Categories: Performing Arts, Travel Tags:

Apprenticing in Playback

April 26th, 2011 No comments

Over the last couple of months, I have spent a few evenings playing with troupe members of Vancouver Playback Theatre, and I was just invited to be an apprentice with the troupe, with intention to become an official member.  It is a form of theatre that is highly improvised and driven by lived experiences within our communities.  I originally studied Playback Theatre with its Founder, Jonathan Fox, when I was practicing drama therapy at NYU.  VPT has different forms from what I originally trained in so before I become a full member, I’ll have a period of apprenticeship to learn the new forms.  The only other place that I have practiced Playback Theatre outside of Vancouver and New York City is in rehearsal with a troupe in London, UK.  Similar to Tai Chi, it is a discipline that has found many practitioners & students around the world!

Recently, I performed with VPT as a guest artist at a volunteer appreciation event celebrating those who give of themselves to help newcomers to Canada adapt and thrive.  It was fun and rewarding to meet a vast array of people from many different cultures, all committed to important and meaningful work.

I’ll post upcoming Playback performances on the events page.  Thanks for visiting!

Categories: Learning, Performing Arts, Theatre Tags:

Colliding Passions art event

April 17th, 2011 No comments

This evening I attended an eclectic arts event called Colliding Passions at the Little Mountain Gallery off Main Street on East 26th Ave. in Vancouver.  Twenty dollars got me a seat for a playful clowning act, stand-up comedy, live music, photography on the walls, a book chapter reading and a sexy hot monologue involving home-cooked curry and cunnilingus.  And included between the sets of these acts, the delicious culinary artistry by Michelle Fattore delighted palettes of the 80 guests.  It was a dry event, with iced tea and a “mystery punch” at the bar; the sweetness of both were just right.  For twenty bucks, it was an excellent deal and it was refreshing to be at an art event with everyone sober.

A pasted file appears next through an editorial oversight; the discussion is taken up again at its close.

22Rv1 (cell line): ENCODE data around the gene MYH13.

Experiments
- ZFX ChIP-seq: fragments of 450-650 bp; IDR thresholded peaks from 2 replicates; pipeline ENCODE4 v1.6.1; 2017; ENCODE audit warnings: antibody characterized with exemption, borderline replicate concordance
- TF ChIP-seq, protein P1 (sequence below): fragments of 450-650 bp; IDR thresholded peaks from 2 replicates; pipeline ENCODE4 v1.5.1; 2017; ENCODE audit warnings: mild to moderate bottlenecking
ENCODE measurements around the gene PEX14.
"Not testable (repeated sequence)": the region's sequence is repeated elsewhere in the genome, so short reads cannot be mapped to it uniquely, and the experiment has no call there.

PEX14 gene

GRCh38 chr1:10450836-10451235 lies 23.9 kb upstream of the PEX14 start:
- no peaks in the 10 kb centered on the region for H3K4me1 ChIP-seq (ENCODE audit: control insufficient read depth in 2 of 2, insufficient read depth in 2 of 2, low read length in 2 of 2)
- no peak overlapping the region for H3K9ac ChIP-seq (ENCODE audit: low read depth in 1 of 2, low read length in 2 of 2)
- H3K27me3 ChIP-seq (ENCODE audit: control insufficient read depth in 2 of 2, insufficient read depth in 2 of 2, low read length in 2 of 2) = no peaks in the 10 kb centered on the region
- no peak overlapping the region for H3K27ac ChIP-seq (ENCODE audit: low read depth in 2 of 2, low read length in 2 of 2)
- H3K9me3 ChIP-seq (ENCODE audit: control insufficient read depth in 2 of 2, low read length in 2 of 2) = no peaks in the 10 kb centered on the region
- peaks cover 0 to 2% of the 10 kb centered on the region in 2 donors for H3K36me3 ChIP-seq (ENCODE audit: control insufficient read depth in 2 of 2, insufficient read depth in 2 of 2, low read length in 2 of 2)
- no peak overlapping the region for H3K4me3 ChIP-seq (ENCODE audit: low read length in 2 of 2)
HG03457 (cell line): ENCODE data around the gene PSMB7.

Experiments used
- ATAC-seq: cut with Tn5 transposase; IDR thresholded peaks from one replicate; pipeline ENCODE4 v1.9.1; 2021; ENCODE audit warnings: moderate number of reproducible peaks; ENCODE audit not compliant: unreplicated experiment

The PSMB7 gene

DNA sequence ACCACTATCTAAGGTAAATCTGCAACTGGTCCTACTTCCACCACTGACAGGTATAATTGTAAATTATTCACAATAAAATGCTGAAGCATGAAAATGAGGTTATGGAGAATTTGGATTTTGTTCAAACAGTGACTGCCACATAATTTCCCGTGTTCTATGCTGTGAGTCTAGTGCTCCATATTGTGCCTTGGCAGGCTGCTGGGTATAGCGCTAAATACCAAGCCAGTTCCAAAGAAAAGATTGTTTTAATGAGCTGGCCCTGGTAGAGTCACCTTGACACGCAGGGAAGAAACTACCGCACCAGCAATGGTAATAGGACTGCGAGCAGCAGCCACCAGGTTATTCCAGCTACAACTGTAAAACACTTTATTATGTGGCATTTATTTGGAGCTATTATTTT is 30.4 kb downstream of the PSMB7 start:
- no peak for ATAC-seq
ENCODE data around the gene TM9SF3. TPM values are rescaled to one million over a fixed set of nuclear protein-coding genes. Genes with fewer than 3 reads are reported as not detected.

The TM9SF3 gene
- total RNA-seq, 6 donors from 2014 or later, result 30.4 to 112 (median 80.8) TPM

One of the evenings’ charms was the voice of Haley K Turner.  Her songs about daydreaming, letting go and speaking kindly of others were delivered with a playful innocence that makes Haley so enjoyable to watch, even while she thoughtfully tunes her guitar.  I look forward to seeing and hearing more of Haley K Turner and the experience of ‘Colliding Passions’ has inspired me to want to produce arts events so that more people can enjoy the great artists that I’ve come to appreciate.  Thanks for reading, and I hope you come back to find out about my next production project.